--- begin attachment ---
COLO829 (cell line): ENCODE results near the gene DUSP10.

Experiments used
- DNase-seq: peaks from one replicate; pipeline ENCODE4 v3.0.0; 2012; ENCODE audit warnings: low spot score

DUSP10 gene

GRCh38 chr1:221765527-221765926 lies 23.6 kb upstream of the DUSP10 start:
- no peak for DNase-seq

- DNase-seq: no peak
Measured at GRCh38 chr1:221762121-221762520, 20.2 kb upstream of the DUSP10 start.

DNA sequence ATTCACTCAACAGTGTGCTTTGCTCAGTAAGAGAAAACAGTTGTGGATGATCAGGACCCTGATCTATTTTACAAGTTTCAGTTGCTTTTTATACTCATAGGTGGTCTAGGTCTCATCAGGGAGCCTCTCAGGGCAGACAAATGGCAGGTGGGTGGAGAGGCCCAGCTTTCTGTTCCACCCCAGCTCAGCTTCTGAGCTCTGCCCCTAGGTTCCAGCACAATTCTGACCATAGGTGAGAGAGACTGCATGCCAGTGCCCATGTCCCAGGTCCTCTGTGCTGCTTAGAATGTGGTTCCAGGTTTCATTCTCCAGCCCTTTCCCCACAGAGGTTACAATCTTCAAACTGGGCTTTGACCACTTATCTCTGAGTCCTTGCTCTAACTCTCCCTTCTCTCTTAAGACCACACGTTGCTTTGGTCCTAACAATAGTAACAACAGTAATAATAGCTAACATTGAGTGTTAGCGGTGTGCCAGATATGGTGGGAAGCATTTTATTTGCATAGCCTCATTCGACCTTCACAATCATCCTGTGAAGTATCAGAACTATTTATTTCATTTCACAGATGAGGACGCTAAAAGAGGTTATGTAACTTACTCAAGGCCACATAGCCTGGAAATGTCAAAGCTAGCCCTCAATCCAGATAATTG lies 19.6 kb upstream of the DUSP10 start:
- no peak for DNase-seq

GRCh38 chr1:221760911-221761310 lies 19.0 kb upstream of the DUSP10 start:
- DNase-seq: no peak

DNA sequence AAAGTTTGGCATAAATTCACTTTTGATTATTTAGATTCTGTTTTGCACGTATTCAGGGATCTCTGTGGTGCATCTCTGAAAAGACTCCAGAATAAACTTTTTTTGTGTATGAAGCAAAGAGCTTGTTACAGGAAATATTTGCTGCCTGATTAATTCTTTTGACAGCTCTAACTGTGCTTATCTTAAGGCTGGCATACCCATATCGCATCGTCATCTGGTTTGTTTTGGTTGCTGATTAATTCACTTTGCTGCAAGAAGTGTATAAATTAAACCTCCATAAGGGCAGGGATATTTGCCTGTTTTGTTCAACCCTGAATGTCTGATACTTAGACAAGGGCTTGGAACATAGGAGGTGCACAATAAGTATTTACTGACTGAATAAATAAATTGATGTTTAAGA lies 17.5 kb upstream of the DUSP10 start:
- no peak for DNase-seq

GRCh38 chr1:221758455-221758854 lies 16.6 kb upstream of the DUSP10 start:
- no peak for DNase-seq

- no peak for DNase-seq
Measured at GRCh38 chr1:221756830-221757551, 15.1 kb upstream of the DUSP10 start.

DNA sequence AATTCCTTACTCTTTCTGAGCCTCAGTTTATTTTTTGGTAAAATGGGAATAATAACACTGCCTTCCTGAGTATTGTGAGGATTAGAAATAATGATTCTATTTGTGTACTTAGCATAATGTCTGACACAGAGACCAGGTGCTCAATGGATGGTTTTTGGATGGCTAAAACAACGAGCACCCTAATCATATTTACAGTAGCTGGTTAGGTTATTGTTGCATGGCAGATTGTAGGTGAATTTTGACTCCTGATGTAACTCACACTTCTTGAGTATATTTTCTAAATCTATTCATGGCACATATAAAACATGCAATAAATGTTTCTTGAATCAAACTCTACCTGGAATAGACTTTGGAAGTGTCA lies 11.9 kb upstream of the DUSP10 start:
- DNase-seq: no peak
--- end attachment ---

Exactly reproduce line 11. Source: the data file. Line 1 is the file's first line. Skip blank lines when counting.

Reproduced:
GRCh38 chr1:221760911-221761310 lies 19.0 kb upstream of the DUSP10 start: